|Our excavation on parts of the Wellhead deserted medieval settlement at Holwick, Upper Teesdale finished on Sunday 17th September. A total of 49 Altogether Archaeology volunteers took part over the 15 days of the dig. This adds up to around 2000 volunteer-hours of effort which is quite impressive when you view it in those terms.
We opened three trenches in all. The photographs of these below are by Stephen Eastmead and are just part of the invaluable photogrammetry imaging Stephen has done for us. More examples will appear in the final excavation report and on this website in due course.
Trench 1 exposed the whole of one of the buildings at the east end of the site. We now have a much better idea of the size and shape of this building and how it was constructed. We were able to examine various floor surfaces which were partially intact. This trench also enabled us to understand the stratigraphy of this part of the site.
Trench 1A was an exploratory trench which allowed us to look at a longitudinal section through a second building immediately adjacent to, and to the south of, the building uncovered by Trench 1. We were able to compare the two buildings and explore the relationship between them. This second building was larger and appeared to be double-celled. The state of preservation of the floor surfaces was much better than in the Trench 1 building as can be seen from the photograph. Two doorways, one external and the other internal, had interesting stones with carved sockets laid across the thresholds. These appeared to be part of the door hanging structures.
Trench 2 opened up a linear section running east - west through various structures on the hilltop site of the central part of the settlement. This exposed two stone-revetted banks which were part of the retaining structures for a series of platforms on the west slope of the hill. We also uncovered a feature at the west end of the trench close to the stream flowing from the settlement’s main spring. This may have been a small stock enclosure.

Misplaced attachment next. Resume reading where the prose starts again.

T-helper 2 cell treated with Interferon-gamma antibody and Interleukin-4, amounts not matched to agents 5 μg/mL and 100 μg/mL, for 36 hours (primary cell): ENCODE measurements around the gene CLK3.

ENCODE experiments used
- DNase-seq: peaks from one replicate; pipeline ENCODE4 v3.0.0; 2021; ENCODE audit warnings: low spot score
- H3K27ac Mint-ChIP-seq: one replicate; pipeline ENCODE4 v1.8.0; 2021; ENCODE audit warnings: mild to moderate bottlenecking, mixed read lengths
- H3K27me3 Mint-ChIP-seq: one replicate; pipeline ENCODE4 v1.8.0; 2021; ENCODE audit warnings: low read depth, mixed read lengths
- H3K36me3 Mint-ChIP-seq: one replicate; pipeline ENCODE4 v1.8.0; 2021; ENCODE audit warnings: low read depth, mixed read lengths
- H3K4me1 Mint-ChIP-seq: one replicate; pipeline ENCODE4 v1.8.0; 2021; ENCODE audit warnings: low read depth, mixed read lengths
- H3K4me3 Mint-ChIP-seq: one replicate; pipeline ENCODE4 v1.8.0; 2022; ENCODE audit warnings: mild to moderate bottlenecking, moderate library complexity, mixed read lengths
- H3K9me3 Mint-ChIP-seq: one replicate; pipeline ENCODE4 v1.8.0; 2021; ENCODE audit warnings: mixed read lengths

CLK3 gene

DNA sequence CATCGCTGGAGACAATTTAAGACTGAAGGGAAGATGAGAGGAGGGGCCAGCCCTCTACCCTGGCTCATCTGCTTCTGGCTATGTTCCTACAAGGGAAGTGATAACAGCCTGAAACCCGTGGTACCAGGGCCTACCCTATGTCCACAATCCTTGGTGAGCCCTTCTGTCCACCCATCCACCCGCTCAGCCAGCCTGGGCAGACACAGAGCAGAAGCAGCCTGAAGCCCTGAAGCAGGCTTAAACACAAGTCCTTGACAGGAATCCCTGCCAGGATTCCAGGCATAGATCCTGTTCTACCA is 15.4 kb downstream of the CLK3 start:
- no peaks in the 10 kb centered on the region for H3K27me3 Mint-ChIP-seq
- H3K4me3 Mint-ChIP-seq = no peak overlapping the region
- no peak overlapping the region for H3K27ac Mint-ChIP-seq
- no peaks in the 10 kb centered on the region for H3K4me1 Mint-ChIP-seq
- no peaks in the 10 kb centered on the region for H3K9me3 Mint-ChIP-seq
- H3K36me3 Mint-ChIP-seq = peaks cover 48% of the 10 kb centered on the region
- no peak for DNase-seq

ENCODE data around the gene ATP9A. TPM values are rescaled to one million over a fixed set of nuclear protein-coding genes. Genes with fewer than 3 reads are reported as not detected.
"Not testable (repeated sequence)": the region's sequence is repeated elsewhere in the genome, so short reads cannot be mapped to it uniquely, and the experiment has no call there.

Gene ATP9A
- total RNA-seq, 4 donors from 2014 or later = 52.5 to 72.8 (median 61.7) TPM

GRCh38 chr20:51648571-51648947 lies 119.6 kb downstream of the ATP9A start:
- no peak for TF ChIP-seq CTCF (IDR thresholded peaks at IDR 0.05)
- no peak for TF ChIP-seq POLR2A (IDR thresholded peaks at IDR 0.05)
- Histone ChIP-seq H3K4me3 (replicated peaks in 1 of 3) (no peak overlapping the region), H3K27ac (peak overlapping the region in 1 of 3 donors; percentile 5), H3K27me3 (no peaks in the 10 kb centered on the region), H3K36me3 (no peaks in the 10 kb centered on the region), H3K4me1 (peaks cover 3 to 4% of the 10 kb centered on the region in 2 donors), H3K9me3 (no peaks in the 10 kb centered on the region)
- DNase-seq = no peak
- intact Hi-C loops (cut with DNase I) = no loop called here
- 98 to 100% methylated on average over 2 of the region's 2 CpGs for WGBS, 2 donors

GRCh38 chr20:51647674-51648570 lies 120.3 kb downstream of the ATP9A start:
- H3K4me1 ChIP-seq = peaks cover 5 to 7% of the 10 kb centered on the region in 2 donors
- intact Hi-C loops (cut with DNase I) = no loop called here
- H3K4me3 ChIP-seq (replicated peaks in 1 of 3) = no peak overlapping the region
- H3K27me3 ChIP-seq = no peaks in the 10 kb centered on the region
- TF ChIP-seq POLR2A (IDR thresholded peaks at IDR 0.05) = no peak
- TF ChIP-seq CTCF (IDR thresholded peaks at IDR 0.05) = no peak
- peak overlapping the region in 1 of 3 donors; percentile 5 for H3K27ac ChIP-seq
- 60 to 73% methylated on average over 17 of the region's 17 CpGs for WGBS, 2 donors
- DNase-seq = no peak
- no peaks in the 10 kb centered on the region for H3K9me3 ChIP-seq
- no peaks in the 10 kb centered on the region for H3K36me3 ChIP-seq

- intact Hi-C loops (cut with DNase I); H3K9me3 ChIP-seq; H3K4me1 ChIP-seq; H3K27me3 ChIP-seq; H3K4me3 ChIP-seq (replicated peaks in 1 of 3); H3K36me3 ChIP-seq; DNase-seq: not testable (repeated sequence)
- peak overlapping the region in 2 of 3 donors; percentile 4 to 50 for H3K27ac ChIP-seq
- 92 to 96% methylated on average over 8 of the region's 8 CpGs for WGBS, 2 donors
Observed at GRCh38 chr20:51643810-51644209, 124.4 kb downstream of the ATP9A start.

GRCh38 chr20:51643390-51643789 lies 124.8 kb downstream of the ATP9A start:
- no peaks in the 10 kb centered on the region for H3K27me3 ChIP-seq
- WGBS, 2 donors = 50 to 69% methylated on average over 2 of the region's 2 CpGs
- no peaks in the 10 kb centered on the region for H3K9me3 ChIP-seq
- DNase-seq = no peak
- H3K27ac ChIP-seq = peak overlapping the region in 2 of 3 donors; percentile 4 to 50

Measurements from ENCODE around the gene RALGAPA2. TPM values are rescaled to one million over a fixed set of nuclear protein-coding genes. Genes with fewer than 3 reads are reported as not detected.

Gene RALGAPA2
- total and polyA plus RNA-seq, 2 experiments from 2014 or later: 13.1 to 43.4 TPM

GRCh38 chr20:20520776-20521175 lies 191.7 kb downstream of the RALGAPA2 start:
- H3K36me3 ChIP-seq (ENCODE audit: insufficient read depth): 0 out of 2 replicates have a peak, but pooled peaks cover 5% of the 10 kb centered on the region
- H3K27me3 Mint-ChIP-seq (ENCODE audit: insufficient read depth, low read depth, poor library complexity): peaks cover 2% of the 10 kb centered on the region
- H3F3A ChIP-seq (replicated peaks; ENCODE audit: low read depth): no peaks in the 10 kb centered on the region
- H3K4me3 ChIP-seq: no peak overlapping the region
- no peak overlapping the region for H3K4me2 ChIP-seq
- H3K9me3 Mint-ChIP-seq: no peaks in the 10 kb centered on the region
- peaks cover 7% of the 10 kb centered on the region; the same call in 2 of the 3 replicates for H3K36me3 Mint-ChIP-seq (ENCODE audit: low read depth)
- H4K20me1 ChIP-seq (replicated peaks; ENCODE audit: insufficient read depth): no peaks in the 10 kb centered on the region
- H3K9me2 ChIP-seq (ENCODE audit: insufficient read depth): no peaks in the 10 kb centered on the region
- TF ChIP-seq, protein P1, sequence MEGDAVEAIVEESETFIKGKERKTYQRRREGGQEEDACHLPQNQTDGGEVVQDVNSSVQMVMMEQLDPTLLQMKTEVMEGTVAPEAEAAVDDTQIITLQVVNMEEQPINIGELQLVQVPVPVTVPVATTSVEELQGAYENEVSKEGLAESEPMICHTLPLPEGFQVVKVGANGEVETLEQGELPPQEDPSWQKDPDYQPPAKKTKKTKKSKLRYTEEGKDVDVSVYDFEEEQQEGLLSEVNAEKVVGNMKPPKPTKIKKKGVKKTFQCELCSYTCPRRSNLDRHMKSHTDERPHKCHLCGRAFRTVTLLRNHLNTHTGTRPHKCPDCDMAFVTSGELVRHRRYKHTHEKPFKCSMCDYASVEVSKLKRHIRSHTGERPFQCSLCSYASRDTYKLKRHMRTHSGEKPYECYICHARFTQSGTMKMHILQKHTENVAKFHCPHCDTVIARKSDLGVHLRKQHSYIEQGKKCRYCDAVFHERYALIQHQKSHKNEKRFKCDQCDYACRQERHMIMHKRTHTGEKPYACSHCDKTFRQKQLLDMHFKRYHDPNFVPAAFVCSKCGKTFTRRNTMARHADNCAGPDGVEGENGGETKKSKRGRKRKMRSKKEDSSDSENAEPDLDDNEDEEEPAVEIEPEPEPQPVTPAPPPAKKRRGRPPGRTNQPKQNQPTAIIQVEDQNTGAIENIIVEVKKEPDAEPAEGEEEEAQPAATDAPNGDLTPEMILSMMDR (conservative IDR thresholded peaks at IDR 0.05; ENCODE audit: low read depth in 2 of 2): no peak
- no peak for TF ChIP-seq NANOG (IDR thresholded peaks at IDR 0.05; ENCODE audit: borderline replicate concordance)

The dig produced a large quantity of small finds. The bulk of these were pottery fragments both medieval and post-medieval in date (subject to further examination). There were also fragments of old glass, a few pieces of metalwork (yet to be identified) and three spindle whorls or loom weights.
Although the dig is over there is still much work to be done on cleaning and cataloguing finds and writing the final report which, as always, we will publish on this website as soon as it is ready.
In summary this was an exciting and rewarding project which was much enjoyed by both the volunteers taking part and visitors to the site. Here are just some of the comments we received in feedback.
‘The past two weeks have been fantastic - I really enjoyed my new experience. A lot of that was down to the friendliness and helpfulness of the other volunteers.’
‘I’m amazed at the extent of the dig we managed - my own contribution was tiny but the whole was impressive, and I do hope we can return next year.’
‘Just to say thank you for the opportunity to dig with the team at Holwick. I really enjoyed the experience and hopefully learned from it.’
‘It was very exciting to see a working dig near home.’
There is much more to do on this fascinating site and we hope to return for a second season in the near future.